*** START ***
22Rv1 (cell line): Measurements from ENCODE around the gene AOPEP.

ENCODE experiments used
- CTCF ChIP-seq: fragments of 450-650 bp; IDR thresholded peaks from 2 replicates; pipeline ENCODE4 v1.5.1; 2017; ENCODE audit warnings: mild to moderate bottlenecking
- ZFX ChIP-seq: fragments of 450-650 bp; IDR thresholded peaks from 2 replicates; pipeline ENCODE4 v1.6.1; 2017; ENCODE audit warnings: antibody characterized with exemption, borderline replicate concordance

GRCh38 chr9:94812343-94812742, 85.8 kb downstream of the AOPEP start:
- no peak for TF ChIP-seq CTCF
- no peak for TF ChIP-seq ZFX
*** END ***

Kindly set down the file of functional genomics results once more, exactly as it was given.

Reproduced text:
22Rv1 (cell line): Measurements from ENCODE around the gene AOPEP.

ENCODE experiments used
- CTCF ChIP-seq: fragments of 450-650 bp; IDR thresholded peaks from 2 replicates; pipeline ENCODE4 v1.5.1; 2017; ENCODE audit warnings: mild to moderate bottlenecking
- ZFX ChIP-seq: fragments of 450-650 bp; IDR thresholded peaks from 2 replicates; pipeline ENCODE4 v1.6.1; 2017; ENCODE audit warnings: antibody characterized with exemption, borderline replicate concordance

GRCh38 chr9:94812343-94812742, 85.8 kb downstream of the AOPEP start:
- no peak for TF ChIP-seq CTCF
- no peak for TF ChIP-seq ZFX